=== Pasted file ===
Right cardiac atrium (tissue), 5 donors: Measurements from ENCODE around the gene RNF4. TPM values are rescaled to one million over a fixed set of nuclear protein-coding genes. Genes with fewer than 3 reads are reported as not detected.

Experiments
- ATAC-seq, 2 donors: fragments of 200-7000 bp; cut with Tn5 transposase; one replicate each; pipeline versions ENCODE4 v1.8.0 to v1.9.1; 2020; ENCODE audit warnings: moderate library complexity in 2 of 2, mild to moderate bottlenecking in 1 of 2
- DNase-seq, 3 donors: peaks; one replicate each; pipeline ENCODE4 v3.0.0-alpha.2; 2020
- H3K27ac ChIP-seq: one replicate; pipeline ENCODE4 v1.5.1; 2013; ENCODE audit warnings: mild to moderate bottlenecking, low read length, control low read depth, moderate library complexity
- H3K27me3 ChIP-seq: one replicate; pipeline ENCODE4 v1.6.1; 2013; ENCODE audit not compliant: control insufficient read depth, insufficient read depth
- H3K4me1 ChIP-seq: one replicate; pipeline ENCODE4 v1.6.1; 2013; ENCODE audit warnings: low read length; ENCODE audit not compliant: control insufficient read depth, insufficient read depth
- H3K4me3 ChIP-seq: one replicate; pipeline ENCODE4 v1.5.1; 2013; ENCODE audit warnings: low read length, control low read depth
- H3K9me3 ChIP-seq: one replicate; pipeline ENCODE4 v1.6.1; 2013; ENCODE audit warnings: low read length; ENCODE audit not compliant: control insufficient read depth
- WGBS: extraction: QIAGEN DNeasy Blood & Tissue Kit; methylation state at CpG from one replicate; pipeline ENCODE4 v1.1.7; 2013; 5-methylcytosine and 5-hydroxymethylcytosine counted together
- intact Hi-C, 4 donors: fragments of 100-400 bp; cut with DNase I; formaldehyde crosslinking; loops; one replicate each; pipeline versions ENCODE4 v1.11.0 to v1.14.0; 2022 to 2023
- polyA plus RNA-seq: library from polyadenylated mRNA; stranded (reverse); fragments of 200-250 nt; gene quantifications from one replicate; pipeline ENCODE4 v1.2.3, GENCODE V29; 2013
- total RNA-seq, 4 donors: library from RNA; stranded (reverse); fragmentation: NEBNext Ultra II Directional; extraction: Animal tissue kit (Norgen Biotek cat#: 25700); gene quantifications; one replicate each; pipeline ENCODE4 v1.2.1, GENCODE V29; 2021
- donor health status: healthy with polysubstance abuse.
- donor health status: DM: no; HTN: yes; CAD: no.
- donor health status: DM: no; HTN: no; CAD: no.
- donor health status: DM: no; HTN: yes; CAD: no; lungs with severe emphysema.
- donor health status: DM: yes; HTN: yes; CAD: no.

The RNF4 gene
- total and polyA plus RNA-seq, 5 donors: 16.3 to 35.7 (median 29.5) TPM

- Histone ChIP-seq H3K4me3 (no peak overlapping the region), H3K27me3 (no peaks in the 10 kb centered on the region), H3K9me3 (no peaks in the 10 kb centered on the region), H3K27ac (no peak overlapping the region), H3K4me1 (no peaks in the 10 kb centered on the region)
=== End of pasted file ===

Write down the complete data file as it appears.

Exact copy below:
Right cardiac atrium (tissue), 5 donors: Measurements from ENCODE around the gene RNF4. TPM values are rescaled to one million over a fixed set of nuclear protein-coding genes. Genes with fewer than 3 reads are reported as not detected.

Experiments
- ATAC-seq, 2 donors: fragments of 200-7000 bp; cut with Tn5 transposase; one replicate each; pipeline versions ENCODE4 v1.8.0 to v1.9.1; 2020; ENCODE audit warnings: moderate library complexity in 2 of 2, mild to moderate bottlenecking in 1 of 2
- DNase-seq, 3 donors: peaks; one replicate each; pipeline ENCODE4 v3.0.0-alpha.2; 2020
- H3K27ac ChIP-seq: one replicate; pipeline ENCODE4 v1.5.1; 2013; ENCODE audit warnings: mild to moderate bottlenecking, low read length, control low read depth, moderate library complexity
- H3K27me3 ChIP-seq: one replicate; pipeline ENCODE4 v1.6.1; 2013; ENCODE audit not compliant: control insufficient read depth, insufficient read depth
- H3K4me1 ChIP-seq: one replicate; pipeline ENCODE4 v1.6.1; 2013; ENCODE audit warnings: low read length; ENCODE audit not compliant: control insufficient read depth, insufficient read depth
- H3K4me3 ChIP-seq: one replicate; pipeline ENCODE4 v1.5.1; 2013; ENCODE audit warnings: low read length, control low read depth
- H3K9me3 ChIP-seq: one replicate; pipeline ENCODE4 v1.6.1; 2013; ENCODE audit warnings: low read length; ENCODE audit not compliant: control insufficient read depth
- WGBS: extraction: QIAGEN DNeasy Blood & Tissue Kit; methylation state at CpG from one replicate; pipeline ENCODE4 v1.1.7; 2013; 5-methylcytosine and 5-hydroxymethylcytosine counted together
- intact Hi-C, 4 donors: fragments of 100-400 bp; cut with DNase I; formaldehyde crosslinking; loops; one replicate each; pipeline versions ENCODE4 v1.11.0 to v1.14.0; 2022 to 2023
- polyA plus RNA-seq: library from polyadenylated mRNA; stranded (reverse); fragments of 200-250 nt; gene quantifications from one replicate; pipeline ENCODE4 v1.2.3, GENCODE V29; 2013
- total RNA-seq, 4 donors: library from RNA; stranded (reverse); fragmentation: NEBNext Ultra II Directional; extraction: Animal tissue kit (Norgen Biotek cat#: 25700); gene quantifications; one replicate each; pipeline ENCODE4 v1.2.1, GENCODE V29; 2021
- donor health status: healthy with polysubstance abuse.
- donor health status: DM: no; HTN: yes; CAD: no.
- donor health status: DM: no; HTN: no; CAD: no.
- donor health status: DM: no; HTN: yes; CAD: no; lungs with severe emphysema.
- donor health status: DM: yes; HTN: yes; CAD: no.

The RNF4 gene
- total and polyA plus RNA-seq, 5 donors: 16.3 to 35.7 (median 29.5) TPM

- Histone ChIP-seq H3K4me3 (no peak overlapping the region), H3K27me3 (no peaks in the 10 kb centered on the region), H3K9me3 (no peaks in the 10 kb centered on the region), H3K27ac (no peak overlapping the region), H3K4me1 (no peaks in the 10 kb centered on the region)